I prefer to keep WDTPRS a fairly “Medjugorje Free Zone”. It’s all too strange for me, I’m afraid. That said, a while ago I had a note from someone declaring that if the Holy See gives approval to the Medjugorje “apparitions”,
“I will seriously take a step backwards from my Catholic Church. I am afraid that I cannot take this nonsense, and can no longer attend Mass. If it is approved.”
First, I don’t think there is any chance that the Medjugorje… I don’t know what to call it… phenomenon? … will obtain official approval.
Second, we are not bound to give assent of faith to messages or revelations delivered in apparitions. Approval or recognition from the Church gives us the freedom to accept them or not according as our lights and inclinations guide us. Leaving the Church because the Church gives approval to this or that apparition is short-sighted. Were the Church to ask (impossibly) you to believe that there are four persons of the Quaternity or that women can be ordained priests or that the Lord did not rise from the dead, then we might have a problem. But that won’t happen because the Church cannot teach errors about those things.
Were anything going on at Medjugorje to obtain some approval at some level, I would shrug and go about my day. Well… I might write a blog post about it and then add a note about Mystic Monk Coffee, a far more interesting topic.
With that, I bring you this weird story from CWN.
Cardinal Schönborn again hosts Medjugorje ‘seers’ in Vienna cathedral
November 17, 2011
Cardinal Christoph Schönborn celebrated Mass at Vienna’s cathedral of St. Stephen on November 17, as part of a televised event that included testimony from a Medjugorje “seer,” who promised an apparition of the Virgin Mary immediately before the Mass.Ivan Dragicevic, one of the “seers” who claim to have been receiving regular apparitions of the Virgin May for decades, spoke in the cathedral, in an event that was offered on live streaming video broadcast. The schedule called for an apparition at 6:40 pm, Vienna time. [?!?] Dragicevic said that the Mother of God would bless all those present—and that this blessing would extend to those watching the internet broadcast.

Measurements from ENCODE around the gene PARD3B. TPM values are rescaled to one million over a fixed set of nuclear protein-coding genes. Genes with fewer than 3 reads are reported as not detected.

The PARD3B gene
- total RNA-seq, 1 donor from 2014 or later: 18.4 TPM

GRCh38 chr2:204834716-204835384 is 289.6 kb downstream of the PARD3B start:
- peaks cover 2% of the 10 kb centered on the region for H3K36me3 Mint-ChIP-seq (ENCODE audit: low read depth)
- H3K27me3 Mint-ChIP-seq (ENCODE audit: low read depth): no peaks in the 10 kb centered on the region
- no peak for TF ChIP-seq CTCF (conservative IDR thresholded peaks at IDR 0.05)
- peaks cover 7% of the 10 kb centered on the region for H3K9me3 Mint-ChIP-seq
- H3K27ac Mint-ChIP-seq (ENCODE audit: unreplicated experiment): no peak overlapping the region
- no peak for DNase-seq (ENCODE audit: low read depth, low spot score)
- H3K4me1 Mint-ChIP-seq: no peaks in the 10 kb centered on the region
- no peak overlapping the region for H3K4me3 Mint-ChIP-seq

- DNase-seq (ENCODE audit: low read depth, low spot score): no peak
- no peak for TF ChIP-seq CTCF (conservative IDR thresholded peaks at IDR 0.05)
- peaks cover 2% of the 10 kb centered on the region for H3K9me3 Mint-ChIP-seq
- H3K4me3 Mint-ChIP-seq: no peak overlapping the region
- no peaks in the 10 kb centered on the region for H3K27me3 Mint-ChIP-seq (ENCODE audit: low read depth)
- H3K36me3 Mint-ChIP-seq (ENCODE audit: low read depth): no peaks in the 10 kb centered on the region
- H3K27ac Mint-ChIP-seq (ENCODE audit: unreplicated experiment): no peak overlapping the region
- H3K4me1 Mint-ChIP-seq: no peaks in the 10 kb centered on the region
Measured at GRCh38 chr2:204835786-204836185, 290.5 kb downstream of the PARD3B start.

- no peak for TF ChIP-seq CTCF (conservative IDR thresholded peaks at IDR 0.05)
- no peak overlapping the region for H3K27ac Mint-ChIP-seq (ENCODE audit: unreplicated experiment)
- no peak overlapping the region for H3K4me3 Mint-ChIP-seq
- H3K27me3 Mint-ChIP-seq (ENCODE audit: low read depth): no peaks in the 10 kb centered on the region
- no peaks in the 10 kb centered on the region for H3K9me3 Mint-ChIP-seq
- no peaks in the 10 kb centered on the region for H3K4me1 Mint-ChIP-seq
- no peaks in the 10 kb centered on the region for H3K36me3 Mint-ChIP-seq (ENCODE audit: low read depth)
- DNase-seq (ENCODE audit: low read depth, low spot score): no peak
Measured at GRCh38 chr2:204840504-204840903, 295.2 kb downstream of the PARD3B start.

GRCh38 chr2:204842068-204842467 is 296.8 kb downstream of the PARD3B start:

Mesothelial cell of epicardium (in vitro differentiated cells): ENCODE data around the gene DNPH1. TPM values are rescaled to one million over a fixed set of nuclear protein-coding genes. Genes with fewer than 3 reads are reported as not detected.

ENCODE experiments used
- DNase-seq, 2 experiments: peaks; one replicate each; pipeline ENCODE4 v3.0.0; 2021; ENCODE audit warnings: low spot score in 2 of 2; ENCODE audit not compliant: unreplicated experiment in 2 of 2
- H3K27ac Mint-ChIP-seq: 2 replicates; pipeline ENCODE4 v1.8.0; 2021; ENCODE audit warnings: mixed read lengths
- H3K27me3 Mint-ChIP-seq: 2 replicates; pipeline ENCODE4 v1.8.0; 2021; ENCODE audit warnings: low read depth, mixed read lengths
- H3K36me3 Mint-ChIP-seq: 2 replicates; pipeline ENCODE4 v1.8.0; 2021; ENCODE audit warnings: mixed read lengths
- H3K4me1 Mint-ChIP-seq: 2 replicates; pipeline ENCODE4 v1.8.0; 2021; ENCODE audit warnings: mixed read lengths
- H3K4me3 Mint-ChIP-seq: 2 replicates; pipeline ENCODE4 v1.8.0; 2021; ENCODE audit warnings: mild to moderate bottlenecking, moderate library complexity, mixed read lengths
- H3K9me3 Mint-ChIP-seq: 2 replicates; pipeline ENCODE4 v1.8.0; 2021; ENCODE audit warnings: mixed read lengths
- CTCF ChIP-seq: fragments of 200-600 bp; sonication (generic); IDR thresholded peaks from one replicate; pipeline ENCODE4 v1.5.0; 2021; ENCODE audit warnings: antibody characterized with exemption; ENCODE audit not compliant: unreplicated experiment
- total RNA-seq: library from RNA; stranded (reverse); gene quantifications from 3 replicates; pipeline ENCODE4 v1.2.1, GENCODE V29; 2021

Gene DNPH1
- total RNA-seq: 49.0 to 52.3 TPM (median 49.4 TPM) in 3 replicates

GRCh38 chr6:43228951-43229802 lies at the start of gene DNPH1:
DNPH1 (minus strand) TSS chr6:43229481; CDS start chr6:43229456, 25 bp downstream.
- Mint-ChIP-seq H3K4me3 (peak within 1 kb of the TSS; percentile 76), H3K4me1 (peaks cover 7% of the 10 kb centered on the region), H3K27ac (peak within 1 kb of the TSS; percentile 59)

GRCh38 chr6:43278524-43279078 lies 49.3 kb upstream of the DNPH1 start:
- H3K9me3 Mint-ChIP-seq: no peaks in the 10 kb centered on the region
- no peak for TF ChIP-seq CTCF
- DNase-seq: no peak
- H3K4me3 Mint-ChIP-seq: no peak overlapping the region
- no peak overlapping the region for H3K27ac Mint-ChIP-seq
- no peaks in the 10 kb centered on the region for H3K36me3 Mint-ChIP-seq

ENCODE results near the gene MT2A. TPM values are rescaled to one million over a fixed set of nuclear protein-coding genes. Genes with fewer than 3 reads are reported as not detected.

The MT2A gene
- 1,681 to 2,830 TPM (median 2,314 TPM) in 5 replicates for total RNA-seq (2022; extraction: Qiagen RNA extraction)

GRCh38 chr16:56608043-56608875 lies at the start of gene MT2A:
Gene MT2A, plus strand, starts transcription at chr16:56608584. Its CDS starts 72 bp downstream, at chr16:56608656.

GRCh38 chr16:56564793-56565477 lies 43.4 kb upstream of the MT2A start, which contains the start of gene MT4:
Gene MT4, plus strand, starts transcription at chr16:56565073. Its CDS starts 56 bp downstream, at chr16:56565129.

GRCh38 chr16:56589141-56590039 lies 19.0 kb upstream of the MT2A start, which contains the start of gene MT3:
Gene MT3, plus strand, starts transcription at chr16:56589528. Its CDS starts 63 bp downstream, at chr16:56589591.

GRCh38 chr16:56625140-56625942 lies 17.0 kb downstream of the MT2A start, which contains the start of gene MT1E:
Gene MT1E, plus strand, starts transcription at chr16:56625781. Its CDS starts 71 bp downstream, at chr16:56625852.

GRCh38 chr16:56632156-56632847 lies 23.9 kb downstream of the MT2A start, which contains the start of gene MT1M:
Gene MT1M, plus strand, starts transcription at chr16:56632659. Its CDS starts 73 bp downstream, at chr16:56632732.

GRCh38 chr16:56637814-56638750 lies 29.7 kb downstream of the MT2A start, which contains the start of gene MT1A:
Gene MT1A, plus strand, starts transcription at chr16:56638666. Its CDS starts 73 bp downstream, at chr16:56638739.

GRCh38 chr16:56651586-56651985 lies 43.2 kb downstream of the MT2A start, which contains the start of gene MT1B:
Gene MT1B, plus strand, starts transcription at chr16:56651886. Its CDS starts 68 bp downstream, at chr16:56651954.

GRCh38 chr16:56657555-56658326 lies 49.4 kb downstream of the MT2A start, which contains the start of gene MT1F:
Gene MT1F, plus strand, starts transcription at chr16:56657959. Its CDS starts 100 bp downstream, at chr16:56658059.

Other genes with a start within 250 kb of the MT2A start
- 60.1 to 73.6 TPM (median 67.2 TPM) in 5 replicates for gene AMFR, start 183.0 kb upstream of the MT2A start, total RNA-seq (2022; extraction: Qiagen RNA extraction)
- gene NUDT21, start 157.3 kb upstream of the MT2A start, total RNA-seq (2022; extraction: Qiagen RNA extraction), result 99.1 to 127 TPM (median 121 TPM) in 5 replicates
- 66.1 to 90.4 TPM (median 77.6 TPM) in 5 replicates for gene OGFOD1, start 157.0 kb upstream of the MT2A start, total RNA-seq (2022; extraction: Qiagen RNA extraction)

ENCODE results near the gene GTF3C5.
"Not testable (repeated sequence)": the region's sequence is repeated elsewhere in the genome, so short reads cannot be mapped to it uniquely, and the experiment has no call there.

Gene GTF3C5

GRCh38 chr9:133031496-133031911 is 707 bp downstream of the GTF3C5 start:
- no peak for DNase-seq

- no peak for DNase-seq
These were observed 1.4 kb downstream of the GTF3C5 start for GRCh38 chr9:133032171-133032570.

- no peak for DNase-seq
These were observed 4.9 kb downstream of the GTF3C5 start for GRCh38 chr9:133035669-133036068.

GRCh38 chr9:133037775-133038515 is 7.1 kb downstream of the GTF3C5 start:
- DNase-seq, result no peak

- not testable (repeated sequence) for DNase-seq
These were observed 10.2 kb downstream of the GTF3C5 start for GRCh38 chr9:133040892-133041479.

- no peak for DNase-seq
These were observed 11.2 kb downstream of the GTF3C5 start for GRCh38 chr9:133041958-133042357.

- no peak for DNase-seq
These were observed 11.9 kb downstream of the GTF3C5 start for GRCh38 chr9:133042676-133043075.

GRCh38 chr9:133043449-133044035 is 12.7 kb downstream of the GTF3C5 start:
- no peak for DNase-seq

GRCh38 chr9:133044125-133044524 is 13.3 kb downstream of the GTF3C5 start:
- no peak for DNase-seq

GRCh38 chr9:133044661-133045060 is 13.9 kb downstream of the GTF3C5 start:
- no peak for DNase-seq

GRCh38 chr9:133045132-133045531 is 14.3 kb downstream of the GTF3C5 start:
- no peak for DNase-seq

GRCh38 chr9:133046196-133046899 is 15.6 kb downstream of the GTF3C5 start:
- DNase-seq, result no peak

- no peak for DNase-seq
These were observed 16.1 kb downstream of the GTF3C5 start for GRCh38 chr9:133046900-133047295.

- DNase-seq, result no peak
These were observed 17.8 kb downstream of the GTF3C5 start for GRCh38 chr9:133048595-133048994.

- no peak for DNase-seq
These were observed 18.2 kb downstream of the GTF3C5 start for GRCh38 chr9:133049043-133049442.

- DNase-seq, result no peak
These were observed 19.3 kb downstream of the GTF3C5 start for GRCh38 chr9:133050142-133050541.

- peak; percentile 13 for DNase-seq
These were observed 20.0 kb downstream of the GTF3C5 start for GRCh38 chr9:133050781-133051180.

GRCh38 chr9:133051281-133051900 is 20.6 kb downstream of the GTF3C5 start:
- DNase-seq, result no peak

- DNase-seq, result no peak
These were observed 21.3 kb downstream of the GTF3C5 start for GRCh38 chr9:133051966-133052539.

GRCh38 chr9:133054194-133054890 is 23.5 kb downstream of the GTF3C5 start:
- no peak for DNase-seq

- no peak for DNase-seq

The event in the Vienna cathedral caused consternation among Catholics who have questioned the validity of the alleged apparitions at Medjugorje. Bishops in Bosnia-Herzegovina, where Medjugorje is located, have strongly discouraged interest in the “Medjugorje phenomenon.” Still the alleged seers have continued to make public appearances in Catholic churches around the world, with the apparent approval of other bishops.
Cardinal Schönborn has a history of showing support for the Medjugorje “seers.” Early in 2010, he was forced to apologize to Bishop Ratko Peric of Mostar (the local diocese) for creating difficulties with his public expressions of support during a “private” visit to Medjugorje in December 2009. Later in the year, however, he welcomed the “seers” to Vienna and praised their efforts.
Last year the Vatican created a special commission to study the Medjugorje phenomenon, in response to pleas for a definitive statement from the Holy See on the alleged apparitions. The commission–chaired by Cardinal Camillo Ruini, the retired vicar of the Rome diocese—has held meetings and interviews but has not issued any public statement.